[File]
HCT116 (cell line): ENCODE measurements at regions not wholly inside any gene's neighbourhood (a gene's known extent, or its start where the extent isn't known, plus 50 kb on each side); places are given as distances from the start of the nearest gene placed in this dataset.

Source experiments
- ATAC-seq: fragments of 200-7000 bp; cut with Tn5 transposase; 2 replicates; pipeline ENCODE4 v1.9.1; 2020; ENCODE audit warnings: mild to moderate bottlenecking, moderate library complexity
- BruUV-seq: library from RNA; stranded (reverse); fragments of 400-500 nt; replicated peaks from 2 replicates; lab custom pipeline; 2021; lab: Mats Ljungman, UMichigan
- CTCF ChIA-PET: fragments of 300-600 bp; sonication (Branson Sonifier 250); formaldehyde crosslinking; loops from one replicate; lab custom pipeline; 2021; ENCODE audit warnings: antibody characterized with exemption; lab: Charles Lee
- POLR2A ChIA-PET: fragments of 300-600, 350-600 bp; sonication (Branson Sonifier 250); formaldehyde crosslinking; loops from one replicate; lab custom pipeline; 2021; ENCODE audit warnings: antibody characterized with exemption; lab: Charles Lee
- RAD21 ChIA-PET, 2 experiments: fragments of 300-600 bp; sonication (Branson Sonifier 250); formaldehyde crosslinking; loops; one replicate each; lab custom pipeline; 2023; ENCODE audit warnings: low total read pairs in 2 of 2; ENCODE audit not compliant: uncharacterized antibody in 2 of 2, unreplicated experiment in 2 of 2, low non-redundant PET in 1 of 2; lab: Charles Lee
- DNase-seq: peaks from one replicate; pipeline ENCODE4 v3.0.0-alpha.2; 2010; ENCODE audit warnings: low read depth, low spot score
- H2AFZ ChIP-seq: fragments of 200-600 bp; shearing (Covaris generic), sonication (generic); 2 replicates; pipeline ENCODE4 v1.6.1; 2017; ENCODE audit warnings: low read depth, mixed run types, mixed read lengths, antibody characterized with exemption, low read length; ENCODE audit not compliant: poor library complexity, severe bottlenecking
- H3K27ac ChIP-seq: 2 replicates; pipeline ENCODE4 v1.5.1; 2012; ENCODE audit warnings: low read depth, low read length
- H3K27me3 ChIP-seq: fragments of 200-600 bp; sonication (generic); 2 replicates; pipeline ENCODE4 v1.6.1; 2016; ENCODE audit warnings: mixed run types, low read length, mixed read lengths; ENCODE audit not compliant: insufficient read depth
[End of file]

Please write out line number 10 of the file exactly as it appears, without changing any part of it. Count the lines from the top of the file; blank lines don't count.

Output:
- H3K27ac ChIP-seq: 2 replicates; pipeline ENCODE4 v1.5.1; 2012; ENCODE audit warnings: low read depth, low read length